A regional insurance company, which was implicated in fraud charges arising out of the construction of the $1.6 billion Piarco International Airport before being cleared three years ago, is seeking over $200 million in compensation for malicious prosecution.
In the lawsuit, which is seeking quite possibly the largest compensation in such a case in local history, Maritime Life (Caribbean) Limited are claiming that police acted without reasonable and probable cause and malice when its subsidiaries were implicated together with several businessmen, former government ministers, and public officials in 2004.
“From the outset of these proceedings in 2004 until their conclusion against the Claimant in 2017, the Claimant was prosecuted without an honest belief that there was a case to forward against it and/or, objectively viewed, without reasonable and probable cause,” the company’s said, in its statement of case, which was filed last Friday.
In the court filings, the company noted that it was never alleged that it was involved in the bid-rigging conspiracy over the airport.
It said its involvement was limited to its subsidiary Fidelity Finance and Leasing Company Limited holding money on deposit. Its former chief executive and chairman Steve Ferguson was also implicated.
To prove its claim that police did not have sufficient evidence against the companies when the charges were initiated, the company noted that the Office of the Director of Public Prosecutions (DPP) successfully applied several times to amend the case and to add and remove charges during the protracted preliminary inquiry.
“Strikingly, the relevant Informations were amended after the evidence had been heard and the Prosecution had called its 52 witnesses and first closed its case…Even with that additional material, it was abundantly clear that there was no evidence that the Claimant had committed any criminal act and that there was no prospect of establishing a prima facie case against it,” the document stated.
It also suggested that the lack of reasonable and probable cause could be inferred from the fact that the charges against the company were dismissed after the magistrate in the preliminary inquiry upheld a no-case submission for it in 2017.
In the lawsuit, the company is also calling on the court to infer that the police also acted with malice, which is also an essential element of a malicious prosecution case.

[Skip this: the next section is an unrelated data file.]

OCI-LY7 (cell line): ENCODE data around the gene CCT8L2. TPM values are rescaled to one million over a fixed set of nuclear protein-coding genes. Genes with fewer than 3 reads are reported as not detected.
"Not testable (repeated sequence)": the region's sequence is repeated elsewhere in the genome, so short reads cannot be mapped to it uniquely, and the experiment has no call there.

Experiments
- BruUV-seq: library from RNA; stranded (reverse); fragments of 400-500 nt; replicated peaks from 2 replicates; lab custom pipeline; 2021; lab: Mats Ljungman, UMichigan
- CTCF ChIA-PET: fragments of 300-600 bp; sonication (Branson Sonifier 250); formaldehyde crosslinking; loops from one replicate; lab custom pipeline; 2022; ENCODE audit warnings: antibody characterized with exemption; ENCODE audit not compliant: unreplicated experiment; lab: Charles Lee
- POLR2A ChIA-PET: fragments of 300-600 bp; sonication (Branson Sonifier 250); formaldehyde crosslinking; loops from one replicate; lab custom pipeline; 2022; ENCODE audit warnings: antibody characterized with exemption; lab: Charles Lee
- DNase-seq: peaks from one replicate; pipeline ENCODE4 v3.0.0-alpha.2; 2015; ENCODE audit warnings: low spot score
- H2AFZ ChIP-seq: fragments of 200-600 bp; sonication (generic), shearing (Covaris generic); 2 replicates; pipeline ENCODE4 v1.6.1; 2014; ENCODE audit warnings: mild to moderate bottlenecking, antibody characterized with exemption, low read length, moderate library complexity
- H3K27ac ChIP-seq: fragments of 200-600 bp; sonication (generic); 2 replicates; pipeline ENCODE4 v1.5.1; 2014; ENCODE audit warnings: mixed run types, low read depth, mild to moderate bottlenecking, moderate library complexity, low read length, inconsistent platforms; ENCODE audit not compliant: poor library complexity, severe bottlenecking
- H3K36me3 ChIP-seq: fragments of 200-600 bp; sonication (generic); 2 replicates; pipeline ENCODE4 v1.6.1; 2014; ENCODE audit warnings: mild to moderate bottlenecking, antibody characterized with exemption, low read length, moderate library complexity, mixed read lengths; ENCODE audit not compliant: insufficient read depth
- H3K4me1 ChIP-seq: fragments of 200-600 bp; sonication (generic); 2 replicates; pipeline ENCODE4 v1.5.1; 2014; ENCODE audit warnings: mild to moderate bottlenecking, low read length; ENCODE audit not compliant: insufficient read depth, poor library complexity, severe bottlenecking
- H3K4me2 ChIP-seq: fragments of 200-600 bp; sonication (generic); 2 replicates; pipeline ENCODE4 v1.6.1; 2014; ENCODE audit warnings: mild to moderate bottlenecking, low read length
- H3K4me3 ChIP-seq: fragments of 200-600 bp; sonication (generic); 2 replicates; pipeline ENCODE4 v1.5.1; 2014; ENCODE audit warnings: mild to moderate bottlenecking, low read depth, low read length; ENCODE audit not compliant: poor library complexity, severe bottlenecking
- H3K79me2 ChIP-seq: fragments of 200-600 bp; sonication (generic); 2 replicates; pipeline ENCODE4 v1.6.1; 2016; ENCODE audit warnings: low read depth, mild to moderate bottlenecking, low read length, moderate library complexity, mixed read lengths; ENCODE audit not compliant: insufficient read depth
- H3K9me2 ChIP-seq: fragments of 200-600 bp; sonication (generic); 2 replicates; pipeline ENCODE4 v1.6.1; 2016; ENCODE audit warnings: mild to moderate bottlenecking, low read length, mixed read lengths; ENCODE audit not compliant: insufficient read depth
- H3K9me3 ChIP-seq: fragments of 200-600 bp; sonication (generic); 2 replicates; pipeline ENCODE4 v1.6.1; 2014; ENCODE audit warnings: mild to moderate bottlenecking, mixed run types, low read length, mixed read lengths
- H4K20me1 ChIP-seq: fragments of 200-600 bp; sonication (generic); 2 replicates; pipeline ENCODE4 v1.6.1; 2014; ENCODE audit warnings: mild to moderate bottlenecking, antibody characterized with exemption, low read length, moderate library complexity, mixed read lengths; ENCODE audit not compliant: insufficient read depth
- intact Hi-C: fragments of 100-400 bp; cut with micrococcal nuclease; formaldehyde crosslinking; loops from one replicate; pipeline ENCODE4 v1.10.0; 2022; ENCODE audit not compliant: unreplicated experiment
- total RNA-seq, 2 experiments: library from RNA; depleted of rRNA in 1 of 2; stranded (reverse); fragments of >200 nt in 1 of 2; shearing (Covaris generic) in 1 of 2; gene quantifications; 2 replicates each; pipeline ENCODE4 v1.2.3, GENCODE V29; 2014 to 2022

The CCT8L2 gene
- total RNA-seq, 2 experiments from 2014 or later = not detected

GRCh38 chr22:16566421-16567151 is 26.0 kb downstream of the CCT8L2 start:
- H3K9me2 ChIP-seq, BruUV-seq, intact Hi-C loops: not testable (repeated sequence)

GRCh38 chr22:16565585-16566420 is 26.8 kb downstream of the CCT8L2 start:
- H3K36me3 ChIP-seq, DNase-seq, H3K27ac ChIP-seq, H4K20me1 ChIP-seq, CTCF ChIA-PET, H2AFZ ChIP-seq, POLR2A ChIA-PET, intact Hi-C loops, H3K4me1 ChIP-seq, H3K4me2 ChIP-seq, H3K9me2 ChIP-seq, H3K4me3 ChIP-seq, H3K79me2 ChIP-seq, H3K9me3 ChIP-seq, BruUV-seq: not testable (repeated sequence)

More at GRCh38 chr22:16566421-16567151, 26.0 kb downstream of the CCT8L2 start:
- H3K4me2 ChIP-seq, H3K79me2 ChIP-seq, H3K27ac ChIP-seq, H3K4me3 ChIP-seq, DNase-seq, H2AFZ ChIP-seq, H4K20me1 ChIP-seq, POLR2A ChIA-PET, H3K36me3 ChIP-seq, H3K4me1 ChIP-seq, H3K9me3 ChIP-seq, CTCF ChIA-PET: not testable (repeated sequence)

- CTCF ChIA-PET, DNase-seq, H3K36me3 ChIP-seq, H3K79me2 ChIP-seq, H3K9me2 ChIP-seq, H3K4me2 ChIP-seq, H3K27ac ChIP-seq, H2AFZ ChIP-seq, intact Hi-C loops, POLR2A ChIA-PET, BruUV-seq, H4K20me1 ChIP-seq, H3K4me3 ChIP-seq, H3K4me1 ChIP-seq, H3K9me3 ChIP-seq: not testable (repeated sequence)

It stated that the investigation into alleged corruption in the airport project began in 2000, while the United National Congress (UNC) were in Government.
The charges were only brought after the People’s National Movement (PNM) assumed office and was campaigning in the 2002 general election.
“The timing of the charges and the prominence given to the case was bound to have an effect on the election campaign, to the advantage of the PNM, and to the detriment of the UNC,” it said.
It also referenced public statements made by former prime minister Patrick Manning and several attorney generals that served under his tenure.
It also took aim at the fact that the investigation was conducted by a then newly-formed Anti-Corruption Investigation Bureau (ACIB), which fell under the purview of the Office of the Attorney General.
“Given the evident risk of political interference in criminal investigations, the establishment of the ACIB within the Ministry of the AG was the subject of extensive criticism by public figures including the Director of Public Prosecutions (DPP) and the Commissioner of Police,” it noted, as it pointed out that in February 2019, the unit was moved under the control of the T&T Police Service (TTPS).
In the lawsuit, the company is claiming $218,920,000 in damages to cover losses that it sustained between 2004 and 2017 allegedly due to its implication in the case.
“If there is a serious loss of trust, reputation risks can quickly threaten a company’s very existence and this is what occurred in this case.
“As a result of the subsequent charges and the matters complained of above, the Claimant sustained further reputational damage, loss of business opportunities and substantial financial loss, the details of which will be provided separately,” it said, as it noted that an external report had been commissioned from an expert and would be provided to the court when the case goes to trial.
The company is also seeking $15 million in special damages to cover the legal costs it incurred in defending the charges for over a decade and for pursuing satellite legal issues that arose during the preliminary inquiry.
The claimed sum includes the cost of airline tickets and accommodation for foreign attorneys to make multiple appearances in the case.
The company has also claimed aggravated and/or exemplary damages for the arbitrary, oppressive, and unconstitutional by State agents in the case.
The company is being represented by Edward Fitzgerald, QC, Annette Mamchan, and Adam Hosein.